YORBA LINDA, Calif. (AP) — The killer of four homeless men on the streets of Southern California stabbed each of his victims more than 40 times, the daughter of one of the victims said.
Prosecutors were expected to announce a decision Tuesday on whether charges will be filed against a Marine veteran arrested in the stabbing deaths that led police to fan out across Orange County in search of a serial killer preying on the homeless.
The district attorney's office scheduled an 11 a.m. news conference on whether 23-year-old Itzcoatl Ocampo, who is being held in isolation in a jail in Santa Ana, will be charged with murder.
Julia Smit-Lozano, the daughter of one of the victims, told the Orange County Register (http://bit.ly/zRNO6m) that prosecutors said her father was stabbed more than 50 times outside a library in Yorba Linda.
The killing spree began in December and led police and advocates to go on nightly patrols to urge homeless people to sleep in groups or seek shelter.
Police arrested Ocampo on Friday when bystanders chased him down after a 64-year-old man was stabbed to death outside an Anaheim fast-food restaurant.
Authorities have provided no information on evidence against Ocampo, or a possible motive. But Anaheim Police Chief John Welter has said investigators are confident they have the man responsible for the string of murders.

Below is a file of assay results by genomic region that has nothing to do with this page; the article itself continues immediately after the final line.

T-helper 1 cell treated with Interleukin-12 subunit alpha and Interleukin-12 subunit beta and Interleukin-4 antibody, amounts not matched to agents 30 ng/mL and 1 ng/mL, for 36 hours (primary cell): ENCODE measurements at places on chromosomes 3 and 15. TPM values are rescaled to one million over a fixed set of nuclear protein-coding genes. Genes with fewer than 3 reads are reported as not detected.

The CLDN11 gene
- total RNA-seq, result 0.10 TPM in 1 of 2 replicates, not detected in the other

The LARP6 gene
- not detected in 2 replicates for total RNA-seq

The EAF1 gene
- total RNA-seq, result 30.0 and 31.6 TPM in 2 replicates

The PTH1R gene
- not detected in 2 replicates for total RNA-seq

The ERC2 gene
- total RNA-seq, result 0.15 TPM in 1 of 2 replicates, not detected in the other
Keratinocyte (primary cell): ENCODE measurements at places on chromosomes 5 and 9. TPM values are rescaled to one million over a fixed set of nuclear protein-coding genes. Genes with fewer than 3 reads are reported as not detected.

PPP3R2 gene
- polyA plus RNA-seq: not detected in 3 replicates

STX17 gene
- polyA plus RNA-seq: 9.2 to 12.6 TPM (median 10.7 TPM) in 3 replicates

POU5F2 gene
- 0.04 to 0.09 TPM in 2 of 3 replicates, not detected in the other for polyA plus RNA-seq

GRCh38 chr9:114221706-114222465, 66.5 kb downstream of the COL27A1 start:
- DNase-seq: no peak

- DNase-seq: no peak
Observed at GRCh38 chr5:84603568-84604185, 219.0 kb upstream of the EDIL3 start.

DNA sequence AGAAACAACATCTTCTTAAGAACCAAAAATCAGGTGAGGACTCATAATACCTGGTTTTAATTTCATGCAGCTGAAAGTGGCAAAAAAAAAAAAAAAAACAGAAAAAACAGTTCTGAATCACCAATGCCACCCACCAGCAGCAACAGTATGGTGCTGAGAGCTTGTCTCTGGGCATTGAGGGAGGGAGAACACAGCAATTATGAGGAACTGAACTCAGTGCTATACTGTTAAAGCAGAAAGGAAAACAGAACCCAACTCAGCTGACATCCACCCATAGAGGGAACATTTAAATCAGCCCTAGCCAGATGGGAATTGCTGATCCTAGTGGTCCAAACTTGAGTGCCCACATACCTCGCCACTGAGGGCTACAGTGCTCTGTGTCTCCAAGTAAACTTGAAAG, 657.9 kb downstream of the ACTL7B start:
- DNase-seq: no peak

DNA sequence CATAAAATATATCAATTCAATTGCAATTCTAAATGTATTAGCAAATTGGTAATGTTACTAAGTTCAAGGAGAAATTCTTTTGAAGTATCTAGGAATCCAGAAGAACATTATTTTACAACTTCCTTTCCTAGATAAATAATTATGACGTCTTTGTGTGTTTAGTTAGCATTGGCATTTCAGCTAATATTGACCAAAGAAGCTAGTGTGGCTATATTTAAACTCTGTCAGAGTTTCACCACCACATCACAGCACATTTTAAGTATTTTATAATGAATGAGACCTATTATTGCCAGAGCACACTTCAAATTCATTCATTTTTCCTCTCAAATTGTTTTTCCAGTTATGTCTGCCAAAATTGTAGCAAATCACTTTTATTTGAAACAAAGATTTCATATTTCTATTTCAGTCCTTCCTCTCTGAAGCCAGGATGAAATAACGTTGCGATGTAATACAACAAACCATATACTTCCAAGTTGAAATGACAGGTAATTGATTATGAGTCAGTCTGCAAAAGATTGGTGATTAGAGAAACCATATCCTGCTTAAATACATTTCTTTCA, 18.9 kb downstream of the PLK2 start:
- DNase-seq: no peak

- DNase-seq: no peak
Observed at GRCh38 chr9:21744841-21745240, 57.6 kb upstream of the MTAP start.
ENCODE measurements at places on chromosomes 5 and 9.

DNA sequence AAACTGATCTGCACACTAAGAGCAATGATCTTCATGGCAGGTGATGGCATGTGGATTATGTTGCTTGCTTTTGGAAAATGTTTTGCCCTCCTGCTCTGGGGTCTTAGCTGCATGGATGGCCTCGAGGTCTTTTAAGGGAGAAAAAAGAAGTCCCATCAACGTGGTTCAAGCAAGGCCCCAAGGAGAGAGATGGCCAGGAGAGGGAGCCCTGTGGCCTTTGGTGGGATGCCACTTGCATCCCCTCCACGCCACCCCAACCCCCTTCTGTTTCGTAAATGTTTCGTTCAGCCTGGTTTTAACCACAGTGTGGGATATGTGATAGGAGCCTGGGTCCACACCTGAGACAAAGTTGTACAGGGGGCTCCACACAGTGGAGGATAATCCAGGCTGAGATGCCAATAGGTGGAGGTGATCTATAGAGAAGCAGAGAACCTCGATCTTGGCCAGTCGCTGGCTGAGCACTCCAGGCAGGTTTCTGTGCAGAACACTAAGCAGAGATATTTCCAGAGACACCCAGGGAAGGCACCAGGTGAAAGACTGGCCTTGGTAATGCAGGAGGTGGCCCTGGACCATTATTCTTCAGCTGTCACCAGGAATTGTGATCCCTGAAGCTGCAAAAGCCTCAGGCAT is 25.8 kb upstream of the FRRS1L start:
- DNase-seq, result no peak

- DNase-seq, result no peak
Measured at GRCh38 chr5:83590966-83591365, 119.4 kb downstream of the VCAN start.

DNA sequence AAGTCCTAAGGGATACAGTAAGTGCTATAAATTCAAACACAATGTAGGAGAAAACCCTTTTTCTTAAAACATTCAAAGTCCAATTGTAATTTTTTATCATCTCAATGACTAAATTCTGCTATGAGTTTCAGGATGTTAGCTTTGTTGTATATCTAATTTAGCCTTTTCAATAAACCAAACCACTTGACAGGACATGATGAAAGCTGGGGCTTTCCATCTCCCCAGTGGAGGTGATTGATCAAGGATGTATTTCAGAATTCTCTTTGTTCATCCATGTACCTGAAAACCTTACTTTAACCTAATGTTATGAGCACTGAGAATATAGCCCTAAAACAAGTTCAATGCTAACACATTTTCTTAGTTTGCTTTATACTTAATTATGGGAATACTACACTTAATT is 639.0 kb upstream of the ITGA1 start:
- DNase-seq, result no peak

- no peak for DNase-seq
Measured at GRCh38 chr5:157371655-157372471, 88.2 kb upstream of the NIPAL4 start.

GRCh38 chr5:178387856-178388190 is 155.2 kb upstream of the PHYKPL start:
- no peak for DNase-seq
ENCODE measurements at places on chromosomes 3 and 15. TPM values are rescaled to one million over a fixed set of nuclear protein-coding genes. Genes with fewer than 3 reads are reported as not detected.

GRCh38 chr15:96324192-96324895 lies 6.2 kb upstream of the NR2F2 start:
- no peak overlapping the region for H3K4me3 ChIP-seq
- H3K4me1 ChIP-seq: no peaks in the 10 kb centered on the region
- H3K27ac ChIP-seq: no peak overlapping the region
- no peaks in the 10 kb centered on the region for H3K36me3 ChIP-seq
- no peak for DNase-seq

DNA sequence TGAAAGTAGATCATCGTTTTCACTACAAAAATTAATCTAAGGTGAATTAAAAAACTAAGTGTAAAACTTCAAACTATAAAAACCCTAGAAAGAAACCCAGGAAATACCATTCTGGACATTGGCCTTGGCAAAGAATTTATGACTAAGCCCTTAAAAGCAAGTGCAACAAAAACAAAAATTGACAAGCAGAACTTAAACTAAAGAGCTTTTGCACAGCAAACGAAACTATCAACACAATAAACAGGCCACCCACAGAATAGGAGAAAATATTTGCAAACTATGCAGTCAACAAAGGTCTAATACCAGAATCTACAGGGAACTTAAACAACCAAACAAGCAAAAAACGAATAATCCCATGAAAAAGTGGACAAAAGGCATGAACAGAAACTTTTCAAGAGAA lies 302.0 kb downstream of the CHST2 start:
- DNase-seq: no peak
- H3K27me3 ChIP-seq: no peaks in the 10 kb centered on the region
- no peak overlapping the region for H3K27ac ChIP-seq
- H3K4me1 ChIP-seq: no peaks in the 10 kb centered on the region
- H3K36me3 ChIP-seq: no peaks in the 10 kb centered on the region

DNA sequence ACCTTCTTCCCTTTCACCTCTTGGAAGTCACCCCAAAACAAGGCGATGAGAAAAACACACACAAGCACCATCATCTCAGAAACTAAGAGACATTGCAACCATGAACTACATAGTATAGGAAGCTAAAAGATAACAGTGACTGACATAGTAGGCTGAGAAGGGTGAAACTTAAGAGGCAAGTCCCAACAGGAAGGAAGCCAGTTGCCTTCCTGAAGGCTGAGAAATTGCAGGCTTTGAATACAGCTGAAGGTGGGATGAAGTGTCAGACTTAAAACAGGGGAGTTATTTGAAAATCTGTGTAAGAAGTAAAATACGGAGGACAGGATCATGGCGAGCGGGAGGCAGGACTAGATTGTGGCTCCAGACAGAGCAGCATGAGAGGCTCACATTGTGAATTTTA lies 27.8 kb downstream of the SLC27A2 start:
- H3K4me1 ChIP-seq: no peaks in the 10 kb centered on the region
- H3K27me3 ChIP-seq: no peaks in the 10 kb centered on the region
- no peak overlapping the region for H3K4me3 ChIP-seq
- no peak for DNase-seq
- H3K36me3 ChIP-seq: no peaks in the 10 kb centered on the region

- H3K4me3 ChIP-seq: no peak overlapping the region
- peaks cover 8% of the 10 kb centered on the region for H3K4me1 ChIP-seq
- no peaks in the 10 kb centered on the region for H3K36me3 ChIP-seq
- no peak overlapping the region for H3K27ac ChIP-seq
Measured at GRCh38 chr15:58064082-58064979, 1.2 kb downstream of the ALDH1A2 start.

Ocampo is wearing a protective gown and being monitored 24 hours a day by jail personnel, said Jim Amormino, a spokesman for the Orange County Sheriff's Department.
"Obviously he has some psychological problems just by the nature of the crimes, so they don't want him to hurt himself," Amormino said.
Ocampo's father, Refugio Ocampo, said his son came back a changed man after he was deployed to Iraq in 2008. He said his son expressed disillusionment and became ever darker as he struggled to find his way as a civilian.
After he was discharged in 2010 and returned home, his parents separated. The same month, one of Itzcoatl Ocampo's friends, a corporal, was killed during combat in Afghanistan. His brother said Ocampo visited his friend's grave twice a week.
Like the men Ocampo is accused of preying on, his father is homeless.
His father lost his job and ended up living under a bridge before finding shelter in the cab of a broken-down big-rig he is helping repair.
Just days before he was arrested, Itzcoatl Ocampo visited his father, warning him of the danger of being on the streets and showing him a picture of one of the victims.
"He was very worried about me," Refugio Ocampo told The Associated Press. "I told him, 'Don't worry. I'm a survivor. Nothing will happen to me.'"
Itzcoatl Ocampo lives with his mother, uncle, younger brother and sister in a rented house on a horse ranch surrounded by the sprawling suburbs of Yorba Linda. At the humble home, his mother, who speaks little English, tearfully brought her son's Marine Corps dress uniform out of a closet and showed unit photos, citations and medals from his military service.
The son followed a friend into the Marine Corps right out of high school in 2006 instead of going to college as his father had hoped.
His family described a physical condition Itzcoatl Ocampo suffered in which his hands shook and he suffered headaches. Medical treatments helped until he started drinking heavily, they said.
A neighbor who is a Vietnam veteran and the father both tried to push Itzcoatl to get treatment at a Veterans hospital, but he refused. Refugio Ocampo said he wanted his son to get psychological treatment as well.
In addition to the latest victim, John Berry, James Patrick McGillivray, 53, was killed near a shopping center in Placentia on Dec. 20; Lloyd Middaugh, 42, was found near a riverbed trail in Anaheim on Dec. 28; and Paulus Smit, 57, was killed outside a Yorba Linda library on Dec. 30.